The Radium Girls
Simon & Schuster, 2016
Those smirking denigrators of the “nanny-state” who gripe about “occupational health and safety gone mad” would do well to read Kate Moore’s The Radium Girls. It details a time when a nasty industrial poison, unregulated by business-friendly governments, destroyed countless US women’s lives.
Discovered in 1898, radium’s spectacular luminescence made it a popular craze. It could, said its promoters, not only make you glow in the dark, but cure cancer (it did destroy tumorous cells) and all manner of human ailments.
US business entrepreneurs cashed in. At their head was the watch dial industry, whose profits rose by the bucketload from government contracts for night-time illumination of military instrumentation during World War I.
Because of their nimble fingers, teenage and young women (and girls, some as young as 11) were employed by the thousands for the intricate work of painting tiny dials. They embraced their new jobs.
Paid on a piece-work basis, the more dials (and thus more radioactive radium) they handled, the better their earnings. The most efficient and profitable (and dangerous) way to apply the radium-paint was “lip-pointing”, where moistened lips were used to bring paint-brush bristles to a fine taper.
The continual, close oral contact with bone-loving radium meant that the jaw was the first to go from radiation-induced necrosis (bone decay), after all the teeth were lost. This was followed by other crumbling bones, severe anaemia from destruction of red blood cell production in bone marrow, and cancer of the bone.
The radium-painters had been assured that radium was safe. This was despite management being aware of its dangers and even introducing some safety standards for their technical and scientific laboratory workers. As the radium-painters fell sick and died, however, they continued to be lied to, and blamed for their ill health. Their health issues were blamed on “improper diets”, syphilis from sexual promiscuity, pre-existing health conditions, and workers’ compensation fraud.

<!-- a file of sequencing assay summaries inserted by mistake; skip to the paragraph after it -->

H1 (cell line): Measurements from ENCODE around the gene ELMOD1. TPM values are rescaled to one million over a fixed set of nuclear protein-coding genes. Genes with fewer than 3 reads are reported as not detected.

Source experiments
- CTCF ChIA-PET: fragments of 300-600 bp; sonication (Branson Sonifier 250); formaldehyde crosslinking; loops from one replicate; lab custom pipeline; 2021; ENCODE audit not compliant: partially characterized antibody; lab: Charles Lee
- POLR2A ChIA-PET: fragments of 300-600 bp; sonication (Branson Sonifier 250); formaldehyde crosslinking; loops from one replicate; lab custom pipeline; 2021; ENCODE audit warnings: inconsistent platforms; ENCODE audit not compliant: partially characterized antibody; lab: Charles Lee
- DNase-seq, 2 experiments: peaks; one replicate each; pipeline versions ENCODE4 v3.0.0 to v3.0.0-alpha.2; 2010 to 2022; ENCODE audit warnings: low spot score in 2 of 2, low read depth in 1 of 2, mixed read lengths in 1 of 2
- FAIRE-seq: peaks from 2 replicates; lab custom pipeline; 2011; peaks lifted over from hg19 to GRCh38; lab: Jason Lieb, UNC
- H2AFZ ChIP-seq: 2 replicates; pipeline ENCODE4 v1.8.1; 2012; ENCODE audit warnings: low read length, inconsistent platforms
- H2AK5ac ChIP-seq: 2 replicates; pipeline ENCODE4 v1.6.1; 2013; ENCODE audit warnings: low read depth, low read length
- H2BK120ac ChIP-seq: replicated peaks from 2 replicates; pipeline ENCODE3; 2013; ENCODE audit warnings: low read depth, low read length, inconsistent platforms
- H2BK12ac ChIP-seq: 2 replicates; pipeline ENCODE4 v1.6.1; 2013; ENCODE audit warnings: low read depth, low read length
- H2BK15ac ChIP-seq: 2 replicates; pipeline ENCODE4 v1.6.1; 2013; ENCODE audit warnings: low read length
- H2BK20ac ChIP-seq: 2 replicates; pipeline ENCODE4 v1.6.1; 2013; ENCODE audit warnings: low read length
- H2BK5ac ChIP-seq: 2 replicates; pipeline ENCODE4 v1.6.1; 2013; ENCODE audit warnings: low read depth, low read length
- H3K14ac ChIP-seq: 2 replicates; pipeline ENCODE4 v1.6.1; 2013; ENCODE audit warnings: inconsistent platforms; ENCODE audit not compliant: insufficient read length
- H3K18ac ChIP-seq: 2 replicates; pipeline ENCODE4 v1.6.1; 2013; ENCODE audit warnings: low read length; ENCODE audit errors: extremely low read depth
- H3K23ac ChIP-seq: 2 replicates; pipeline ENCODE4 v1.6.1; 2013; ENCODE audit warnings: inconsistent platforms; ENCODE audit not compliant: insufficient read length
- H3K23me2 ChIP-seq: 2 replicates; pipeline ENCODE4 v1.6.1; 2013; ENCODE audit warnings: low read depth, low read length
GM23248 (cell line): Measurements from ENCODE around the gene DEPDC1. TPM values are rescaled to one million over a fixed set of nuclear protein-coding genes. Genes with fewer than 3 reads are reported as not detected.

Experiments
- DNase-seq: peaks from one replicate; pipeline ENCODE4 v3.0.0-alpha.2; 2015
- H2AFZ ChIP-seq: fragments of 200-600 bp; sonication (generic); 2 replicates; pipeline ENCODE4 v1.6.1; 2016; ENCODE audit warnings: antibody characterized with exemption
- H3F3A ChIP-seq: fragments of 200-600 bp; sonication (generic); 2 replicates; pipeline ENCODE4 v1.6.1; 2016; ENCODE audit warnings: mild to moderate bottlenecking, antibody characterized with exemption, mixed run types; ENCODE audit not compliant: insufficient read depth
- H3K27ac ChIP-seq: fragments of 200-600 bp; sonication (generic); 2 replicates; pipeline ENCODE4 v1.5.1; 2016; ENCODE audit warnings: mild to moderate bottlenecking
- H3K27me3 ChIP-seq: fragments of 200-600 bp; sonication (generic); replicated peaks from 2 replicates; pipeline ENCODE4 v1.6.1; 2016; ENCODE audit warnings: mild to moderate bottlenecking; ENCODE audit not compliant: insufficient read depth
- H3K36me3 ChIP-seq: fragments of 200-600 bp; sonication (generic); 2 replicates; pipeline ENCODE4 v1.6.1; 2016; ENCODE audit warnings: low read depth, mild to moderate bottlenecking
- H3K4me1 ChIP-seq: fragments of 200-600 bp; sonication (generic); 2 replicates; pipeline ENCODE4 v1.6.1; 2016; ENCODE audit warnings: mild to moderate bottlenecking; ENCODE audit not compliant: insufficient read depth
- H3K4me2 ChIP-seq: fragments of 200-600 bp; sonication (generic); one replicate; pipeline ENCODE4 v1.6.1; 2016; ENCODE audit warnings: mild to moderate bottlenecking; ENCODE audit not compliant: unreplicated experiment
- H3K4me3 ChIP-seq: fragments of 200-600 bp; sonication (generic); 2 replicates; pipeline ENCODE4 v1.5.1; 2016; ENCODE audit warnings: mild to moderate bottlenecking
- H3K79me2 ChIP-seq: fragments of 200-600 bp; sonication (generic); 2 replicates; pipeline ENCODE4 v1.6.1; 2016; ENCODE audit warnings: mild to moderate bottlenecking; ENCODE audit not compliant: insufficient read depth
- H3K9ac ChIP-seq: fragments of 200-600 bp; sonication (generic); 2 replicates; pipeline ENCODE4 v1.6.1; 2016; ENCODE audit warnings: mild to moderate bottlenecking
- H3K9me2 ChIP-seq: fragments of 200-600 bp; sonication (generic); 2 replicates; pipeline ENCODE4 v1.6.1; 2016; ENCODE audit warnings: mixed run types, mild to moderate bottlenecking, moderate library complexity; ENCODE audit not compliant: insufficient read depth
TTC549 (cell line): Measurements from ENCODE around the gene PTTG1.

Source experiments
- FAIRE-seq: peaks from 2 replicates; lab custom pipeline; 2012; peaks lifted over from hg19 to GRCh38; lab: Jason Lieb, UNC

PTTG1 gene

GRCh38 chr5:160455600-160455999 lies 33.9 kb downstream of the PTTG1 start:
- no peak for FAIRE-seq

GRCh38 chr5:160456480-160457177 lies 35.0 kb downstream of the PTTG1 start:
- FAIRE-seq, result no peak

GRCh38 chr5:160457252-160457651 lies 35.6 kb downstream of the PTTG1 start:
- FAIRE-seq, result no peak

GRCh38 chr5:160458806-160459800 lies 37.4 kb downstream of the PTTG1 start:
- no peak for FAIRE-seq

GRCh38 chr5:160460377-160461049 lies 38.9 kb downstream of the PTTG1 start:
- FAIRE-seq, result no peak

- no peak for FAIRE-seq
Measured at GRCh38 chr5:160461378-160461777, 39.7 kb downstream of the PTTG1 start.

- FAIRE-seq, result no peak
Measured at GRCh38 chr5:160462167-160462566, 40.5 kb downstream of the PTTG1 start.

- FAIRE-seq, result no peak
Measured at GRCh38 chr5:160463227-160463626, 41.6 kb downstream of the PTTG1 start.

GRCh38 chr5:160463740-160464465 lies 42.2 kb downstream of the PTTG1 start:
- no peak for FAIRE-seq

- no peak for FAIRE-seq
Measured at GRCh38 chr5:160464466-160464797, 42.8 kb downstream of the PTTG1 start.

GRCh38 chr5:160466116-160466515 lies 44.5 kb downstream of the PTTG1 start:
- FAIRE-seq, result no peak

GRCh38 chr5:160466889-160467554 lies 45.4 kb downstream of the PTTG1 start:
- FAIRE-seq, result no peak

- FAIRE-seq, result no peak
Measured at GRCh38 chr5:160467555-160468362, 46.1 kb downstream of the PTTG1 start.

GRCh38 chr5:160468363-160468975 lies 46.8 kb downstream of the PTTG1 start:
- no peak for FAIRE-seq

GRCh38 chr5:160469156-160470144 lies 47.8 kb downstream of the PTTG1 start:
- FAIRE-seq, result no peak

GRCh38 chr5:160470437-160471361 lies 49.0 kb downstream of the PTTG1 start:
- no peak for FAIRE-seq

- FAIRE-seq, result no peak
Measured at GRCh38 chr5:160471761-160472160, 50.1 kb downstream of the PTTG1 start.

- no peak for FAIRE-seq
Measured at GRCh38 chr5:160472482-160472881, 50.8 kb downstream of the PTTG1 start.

Management’s allies included pro-business government bureaucracies, state legislatures, company doctors and radium researchers, most of whom either worked for radium companies or for prestigious university departments funded by the industry.
The radium-painters could only rely on a few conscience-troubled defectors from the above ranks. These included some lawyers (acting from a mix of sympathy and the lure of their standard 30-40% cut of successful compensation claims), and the Consumers League that campaigned for better working conditions for women.
Trade unions, especially the conservative, male-dominated American Federation of Labor, were absent.
Out-of-court settlements in front of business-linked judges cut the companies’ compensation losses while exempting them from any precedent-setting legal guilt. It took two decades before a jury vindicated the women as victims of industrial poisoning by radiation.
The real turning point for the radium industry, however, wasn’t so much the women workers but a wealthy male industrialist who died from drinking Radithor (a radium-infused tonic water) to treat an injury. “The radium water worked fine until his jaw came off”, read a newspaper headline.
Radium medicines were banned and safety standards introduced for all workers handling radium and other radioactive substances.
With a half-life of 1600 years, radium’s legacy still endures. The contaminated factory and waste landfill sites remain a radioactive source for above-average community cancer rates. Government clean-ups cost taxpayers millions of dollars.
The intimate human drama of the radium-painters monopolises most of Moore’s attention — she is a theatre director, not a historian — but the narrative reveals an early, grim chapter in the real cost of the nuclear industry.